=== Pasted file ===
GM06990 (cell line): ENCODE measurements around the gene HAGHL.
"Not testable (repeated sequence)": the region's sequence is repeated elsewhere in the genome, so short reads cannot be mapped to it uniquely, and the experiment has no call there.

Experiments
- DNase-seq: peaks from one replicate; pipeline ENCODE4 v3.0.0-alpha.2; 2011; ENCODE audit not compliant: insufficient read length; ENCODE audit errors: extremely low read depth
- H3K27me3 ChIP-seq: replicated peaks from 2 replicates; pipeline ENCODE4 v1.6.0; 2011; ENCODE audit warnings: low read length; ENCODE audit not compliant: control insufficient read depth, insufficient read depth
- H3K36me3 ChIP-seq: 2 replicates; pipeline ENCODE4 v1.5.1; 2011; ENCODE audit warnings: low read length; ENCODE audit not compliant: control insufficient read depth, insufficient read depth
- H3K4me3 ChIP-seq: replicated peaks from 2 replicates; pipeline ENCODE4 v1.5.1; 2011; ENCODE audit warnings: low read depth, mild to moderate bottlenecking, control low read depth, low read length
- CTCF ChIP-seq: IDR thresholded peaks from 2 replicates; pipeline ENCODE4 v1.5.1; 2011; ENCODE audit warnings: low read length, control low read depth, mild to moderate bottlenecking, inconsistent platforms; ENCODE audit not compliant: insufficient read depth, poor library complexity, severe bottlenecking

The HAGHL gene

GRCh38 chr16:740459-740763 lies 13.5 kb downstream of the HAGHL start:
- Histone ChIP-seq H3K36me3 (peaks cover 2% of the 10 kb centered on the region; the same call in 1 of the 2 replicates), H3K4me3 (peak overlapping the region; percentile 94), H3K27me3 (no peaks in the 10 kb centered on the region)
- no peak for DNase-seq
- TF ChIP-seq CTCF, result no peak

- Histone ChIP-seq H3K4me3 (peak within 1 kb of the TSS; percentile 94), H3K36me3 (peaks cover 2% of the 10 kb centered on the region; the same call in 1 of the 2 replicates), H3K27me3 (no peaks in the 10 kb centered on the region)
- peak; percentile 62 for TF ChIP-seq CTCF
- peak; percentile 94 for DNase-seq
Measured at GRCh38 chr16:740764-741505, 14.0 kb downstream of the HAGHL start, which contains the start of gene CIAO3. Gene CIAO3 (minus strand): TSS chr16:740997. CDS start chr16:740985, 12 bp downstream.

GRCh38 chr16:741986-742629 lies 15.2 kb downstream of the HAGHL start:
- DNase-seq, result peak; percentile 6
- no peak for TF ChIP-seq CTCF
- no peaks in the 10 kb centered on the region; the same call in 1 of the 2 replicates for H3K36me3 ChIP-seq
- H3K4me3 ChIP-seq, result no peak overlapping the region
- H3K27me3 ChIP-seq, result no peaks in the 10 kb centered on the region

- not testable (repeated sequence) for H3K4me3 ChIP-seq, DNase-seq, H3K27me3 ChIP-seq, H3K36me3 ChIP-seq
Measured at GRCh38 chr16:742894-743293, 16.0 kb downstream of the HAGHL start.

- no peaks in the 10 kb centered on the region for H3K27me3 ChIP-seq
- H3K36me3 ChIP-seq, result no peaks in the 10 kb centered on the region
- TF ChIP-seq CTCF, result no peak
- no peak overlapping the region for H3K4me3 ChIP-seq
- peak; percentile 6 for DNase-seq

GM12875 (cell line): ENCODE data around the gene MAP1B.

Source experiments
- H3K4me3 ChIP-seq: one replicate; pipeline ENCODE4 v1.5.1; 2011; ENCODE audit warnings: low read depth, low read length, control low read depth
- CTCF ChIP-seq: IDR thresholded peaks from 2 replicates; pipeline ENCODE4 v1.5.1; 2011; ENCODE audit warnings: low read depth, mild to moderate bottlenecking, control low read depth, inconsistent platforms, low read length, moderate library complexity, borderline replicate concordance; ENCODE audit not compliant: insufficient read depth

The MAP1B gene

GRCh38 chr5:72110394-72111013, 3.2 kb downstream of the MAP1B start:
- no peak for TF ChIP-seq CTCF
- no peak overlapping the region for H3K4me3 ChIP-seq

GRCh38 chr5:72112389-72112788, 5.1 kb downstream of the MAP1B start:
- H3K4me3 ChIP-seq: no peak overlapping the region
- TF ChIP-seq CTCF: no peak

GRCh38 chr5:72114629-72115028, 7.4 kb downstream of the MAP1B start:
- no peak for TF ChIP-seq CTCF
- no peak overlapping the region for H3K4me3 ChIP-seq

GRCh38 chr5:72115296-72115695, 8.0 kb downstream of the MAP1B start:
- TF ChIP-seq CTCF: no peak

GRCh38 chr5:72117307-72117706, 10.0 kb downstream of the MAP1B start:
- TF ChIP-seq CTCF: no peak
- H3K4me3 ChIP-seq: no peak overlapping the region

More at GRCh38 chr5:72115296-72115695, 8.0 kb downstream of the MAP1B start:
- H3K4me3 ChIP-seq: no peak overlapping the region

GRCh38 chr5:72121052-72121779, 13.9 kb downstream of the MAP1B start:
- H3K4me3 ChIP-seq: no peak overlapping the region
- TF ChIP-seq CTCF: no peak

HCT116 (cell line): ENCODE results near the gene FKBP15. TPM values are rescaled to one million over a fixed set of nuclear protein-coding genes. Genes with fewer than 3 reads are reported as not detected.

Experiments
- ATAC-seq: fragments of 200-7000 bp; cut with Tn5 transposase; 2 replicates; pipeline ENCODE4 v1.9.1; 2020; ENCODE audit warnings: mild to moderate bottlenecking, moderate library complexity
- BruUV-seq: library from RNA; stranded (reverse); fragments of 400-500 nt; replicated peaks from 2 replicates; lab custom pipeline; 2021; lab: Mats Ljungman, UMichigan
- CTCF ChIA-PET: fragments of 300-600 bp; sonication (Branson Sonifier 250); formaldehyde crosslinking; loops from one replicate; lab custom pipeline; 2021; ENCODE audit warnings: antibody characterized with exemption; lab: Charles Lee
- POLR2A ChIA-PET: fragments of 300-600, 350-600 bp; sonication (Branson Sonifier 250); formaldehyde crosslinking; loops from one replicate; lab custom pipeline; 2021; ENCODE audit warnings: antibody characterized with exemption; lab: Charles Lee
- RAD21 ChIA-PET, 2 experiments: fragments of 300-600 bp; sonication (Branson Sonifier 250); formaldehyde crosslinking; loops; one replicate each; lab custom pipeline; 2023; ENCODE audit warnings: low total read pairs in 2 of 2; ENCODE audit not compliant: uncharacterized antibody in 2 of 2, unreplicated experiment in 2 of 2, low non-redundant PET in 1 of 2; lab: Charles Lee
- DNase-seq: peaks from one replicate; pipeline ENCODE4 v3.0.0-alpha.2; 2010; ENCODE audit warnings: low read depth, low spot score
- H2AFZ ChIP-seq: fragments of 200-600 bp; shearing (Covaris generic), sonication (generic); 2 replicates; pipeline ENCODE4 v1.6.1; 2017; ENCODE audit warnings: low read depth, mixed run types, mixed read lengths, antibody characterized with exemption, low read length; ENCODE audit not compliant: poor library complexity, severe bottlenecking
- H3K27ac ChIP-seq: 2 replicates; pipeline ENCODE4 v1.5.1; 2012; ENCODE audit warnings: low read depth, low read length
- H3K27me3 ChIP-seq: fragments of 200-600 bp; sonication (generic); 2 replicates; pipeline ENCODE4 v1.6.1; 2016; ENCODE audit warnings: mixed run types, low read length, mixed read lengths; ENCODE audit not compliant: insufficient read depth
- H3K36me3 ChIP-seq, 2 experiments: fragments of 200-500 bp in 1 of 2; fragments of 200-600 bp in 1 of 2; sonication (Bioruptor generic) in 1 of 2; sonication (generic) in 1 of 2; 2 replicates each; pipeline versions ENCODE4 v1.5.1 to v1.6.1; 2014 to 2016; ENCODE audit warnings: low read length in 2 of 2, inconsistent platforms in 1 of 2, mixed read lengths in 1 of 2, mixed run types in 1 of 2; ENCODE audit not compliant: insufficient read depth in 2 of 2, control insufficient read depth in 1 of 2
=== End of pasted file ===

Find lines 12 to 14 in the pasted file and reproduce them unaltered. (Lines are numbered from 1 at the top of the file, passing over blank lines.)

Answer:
- no peak for DNase-seq
- TF ChIP-seq CTCF, result no peak

- Histone ChIP-seq H3K4me3 (peak within 1 kb of the TSS; percentile 94), H3K36me3 (peaks cover 2% of the 10 kb centered on the region; the same call in 1 of the 2 replicates), H3K27me3 (no peaks in the 10 kb centered on the region)